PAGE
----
- February 8, 2013
Žemaitytė: If you want Poles in Lithuania to develop, ban their language
Looking from the side on all adventures concerning the Vilnius Region and using Polish in Lithuania, I am disappointed by the attitude of my compatriots who have a very short historical memory and political short-sightedness.
Never before, and especially in our times, nothing positive has been achieved by means of bans. Especially, when people are forced to renounce their essence which for everyone is his or her mother tongue – no matter how strange the dialect of one language is or if we say about a separate language.
I think that maybe the ban of using Samogitian, Dzūkija and other dialects of Lithuanian should be introduced – maybe thanks to it we will live to see a new wave of their development?
Living currently on the Belgian-German borderland I have an opportunity to observe every day how everything was organized in a tiny part of Belgium where the inhabitants use German.
In Belgium there are three official state languages: French, Dutch and German. The last one has tiny, but vital place in the life of the country. For the person from the outside the federal structure of the Kingdom of Belgium may seem to be complicated. I will not explain it to you now, I will just point out that the German speaking territory is administratively subordinate to the French-speaking part of the country – Wallonia.
The German-speaking part of the country represents about 2 per cent of the whole territory of Belgium and comprises 0.7 per cent of the total number of inhabitants, but at the same time it is a separate administrative entity in which in the first instance the assumptions of cultural and language autonomy are carried out. German dominates literally everywhere – in streets, in self-government institutions … The names of places are in German or in two languages (including French).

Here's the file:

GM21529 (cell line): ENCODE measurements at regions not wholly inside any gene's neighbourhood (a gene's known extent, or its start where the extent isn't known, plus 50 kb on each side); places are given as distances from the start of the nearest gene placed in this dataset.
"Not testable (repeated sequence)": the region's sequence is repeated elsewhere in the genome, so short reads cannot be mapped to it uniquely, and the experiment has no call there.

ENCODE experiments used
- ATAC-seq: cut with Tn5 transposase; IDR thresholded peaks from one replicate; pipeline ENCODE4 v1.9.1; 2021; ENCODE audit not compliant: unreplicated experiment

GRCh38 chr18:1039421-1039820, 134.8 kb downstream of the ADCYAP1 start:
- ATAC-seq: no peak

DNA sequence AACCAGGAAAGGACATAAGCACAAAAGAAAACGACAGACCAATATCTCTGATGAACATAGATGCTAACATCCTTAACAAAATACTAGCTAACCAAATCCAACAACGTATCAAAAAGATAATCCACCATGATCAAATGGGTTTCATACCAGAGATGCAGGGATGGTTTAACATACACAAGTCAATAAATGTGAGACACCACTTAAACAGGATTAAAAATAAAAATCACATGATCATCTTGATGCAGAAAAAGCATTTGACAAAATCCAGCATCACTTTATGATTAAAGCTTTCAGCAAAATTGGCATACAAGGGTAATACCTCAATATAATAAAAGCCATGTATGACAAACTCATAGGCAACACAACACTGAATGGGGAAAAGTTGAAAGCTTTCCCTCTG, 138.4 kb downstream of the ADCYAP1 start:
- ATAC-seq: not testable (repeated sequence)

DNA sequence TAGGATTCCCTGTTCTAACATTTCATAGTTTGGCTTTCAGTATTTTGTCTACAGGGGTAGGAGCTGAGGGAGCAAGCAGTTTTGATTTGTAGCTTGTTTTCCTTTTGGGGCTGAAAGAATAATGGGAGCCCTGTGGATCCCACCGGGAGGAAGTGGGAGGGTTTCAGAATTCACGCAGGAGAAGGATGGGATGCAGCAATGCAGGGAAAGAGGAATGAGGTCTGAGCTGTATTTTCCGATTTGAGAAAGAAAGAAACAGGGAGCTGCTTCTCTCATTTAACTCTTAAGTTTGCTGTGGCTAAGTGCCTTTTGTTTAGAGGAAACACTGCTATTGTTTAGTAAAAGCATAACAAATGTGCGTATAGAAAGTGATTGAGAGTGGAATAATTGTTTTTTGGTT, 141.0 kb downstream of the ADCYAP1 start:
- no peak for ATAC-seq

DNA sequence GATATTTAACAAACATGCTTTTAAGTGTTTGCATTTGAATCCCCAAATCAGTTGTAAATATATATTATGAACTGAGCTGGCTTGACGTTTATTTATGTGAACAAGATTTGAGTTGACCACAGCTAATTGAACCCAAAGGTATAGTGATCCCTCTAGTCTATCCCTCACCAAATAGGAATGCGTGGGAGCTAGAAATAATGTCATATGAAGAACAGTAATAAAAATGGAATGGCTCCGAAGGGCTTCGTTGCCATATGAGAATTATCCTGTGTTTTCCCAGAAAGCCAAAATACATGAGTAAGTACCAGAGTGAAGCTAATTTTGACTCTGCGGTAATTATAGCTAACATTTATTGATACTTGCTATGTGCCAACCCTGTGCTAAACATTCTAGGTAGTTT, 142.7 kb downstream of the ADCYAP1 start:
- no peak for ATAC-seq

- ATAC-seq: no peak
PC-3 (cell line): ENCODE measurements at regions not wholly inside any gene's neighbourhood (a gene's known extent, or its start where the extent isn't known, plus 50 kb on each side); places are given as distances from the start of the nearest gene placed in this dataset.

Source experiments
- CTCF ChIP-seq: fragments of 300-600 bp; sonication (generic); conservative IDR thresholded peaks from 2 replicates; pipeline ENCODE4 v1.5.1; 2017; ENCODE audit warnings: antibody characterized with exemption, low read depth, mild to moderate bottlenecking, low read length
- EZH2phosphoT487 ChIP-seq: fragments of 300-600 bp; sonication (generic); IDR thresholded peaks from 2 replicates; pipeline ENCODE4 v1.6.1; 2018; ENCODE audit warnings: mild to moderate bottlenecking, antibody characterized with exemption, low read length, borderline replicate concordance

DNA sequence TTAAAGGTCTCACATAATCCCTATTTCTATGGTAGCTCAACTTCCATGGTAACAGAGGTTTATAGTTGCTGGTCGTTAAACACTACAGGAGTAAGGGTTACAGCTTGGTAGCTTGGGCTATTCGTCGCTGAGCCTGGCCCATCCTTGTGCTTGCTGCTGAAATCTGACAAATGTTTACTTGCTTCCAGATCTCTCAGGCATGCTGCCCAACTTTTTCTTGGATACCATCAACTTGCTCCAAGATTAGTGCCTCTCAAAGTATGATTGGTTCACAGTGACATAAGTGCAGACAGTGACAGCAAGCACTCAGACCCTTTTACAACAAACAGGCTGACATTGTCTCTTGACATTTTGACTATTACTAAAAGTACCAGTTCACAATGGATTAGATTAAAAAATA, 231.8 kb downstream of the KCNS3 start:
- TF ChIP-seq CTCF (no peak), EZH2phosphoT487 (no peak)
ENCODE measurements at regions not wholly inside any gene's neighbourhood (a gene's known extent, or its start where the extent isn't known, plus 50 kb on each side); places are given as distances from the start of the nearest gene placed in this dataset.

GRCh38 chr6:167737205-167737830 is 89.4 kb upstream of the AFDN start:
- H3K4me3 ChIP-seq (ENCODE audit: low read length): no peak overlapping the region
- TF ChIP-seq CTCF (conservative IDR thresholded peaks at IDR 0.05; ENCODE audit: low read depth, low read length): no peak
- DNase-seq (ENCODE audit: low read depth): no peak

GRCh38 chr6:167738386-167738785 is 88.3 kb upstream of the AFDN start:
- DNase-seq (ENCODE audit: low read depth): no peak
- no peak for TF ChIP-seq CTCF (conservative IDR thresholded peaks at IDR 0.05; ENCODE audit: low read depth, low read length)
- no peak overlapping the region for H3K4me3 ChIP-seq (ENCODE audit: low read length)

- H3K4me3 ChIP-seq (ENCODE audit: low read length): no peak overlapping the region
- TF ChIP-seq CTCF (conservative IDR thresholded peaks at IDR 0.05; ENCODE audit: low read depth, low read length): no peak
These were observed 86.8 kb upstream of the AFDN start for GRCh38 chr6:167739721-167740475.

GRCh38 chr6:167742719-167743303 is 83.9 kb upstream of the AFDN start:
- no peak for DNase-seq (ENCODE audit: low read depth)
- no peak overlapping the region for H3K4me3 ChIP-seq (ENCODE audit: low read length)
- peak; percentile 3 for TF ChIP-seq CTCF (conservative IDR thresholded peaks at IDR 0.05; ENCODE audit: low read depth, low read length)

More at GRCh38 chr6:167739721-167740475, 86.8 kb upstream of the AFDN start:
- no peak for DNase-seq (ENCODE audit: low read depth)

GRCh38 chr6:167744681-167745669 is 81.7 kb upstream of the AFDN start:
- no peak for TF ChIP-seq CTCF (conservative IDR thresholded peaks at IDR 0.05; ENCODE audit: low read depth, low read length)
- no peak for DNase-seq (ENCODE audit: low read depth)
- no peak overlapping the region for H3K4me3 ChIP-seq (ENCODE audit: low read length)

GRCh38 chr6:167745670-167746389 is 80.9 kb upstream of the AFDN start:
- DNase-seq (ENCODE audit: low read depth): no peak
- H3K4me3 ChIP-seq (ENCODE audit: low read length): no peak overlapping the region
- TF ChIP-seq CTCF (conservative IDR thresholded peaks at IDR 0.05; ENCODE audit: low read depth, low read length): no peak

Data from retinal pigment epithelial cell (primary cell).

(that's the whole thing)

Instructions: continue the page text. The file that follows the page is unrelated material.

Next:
Self-government documents are made exclusively in German or, in case of need, on the other page in French. Court sittings are in German. At schools students start learning a second language – French – in the second grade but I would say that it happens without special effort. The German community has its own newspapers, radio, TV, theatre and publishing houses. Moreover, an appropriate offer and cultural supply from large neighbouring Germany …
However, do not even try to call a Belgian speaking German a German. “I am a Belgian” – the speaker immediately will correct you politely but with emphasis. It is not important that these territories were historically vested in Belgium after World War I by virtue of The Treaty of Versailles. Furthermore – while speaking Dutch Flemish people boast of their separatist ideas every now and again, German-speaking Belgians, as they claim, are the most faithful patriots of the federal Belgium. And even if Belgium ever disunites they will not even take into account to come back to the Germany’s embrace.
In such a case, it is better to “cuddle up” to Luxemburg. Even now, especially young people, who perfectly use all three languages valid in Belgium, and additionally they speak English and Spanish, they are in demand for foreign employers from Brussels, Luxemburg or other countries and they occupy various posts in the EU institutions.
Maybe Lithuanians also afraid that Poles in Lithuania take advantage of the situation too much?
We should not ban but learn as many languages as we can – this is my advice.
Laima Žemaitytė –Mayer, a translator and a journalist of a Lithuanian origin.
Tłumaczenie Barbara Szydłowska w ramach praktyk w Europejskiej Fundacji Praw Człowieka, www.efhr.eu. Translated by Barbara Szydłowska the framework of a traineeship programme of the European Foundation of Human Rights, www.efhr.eu.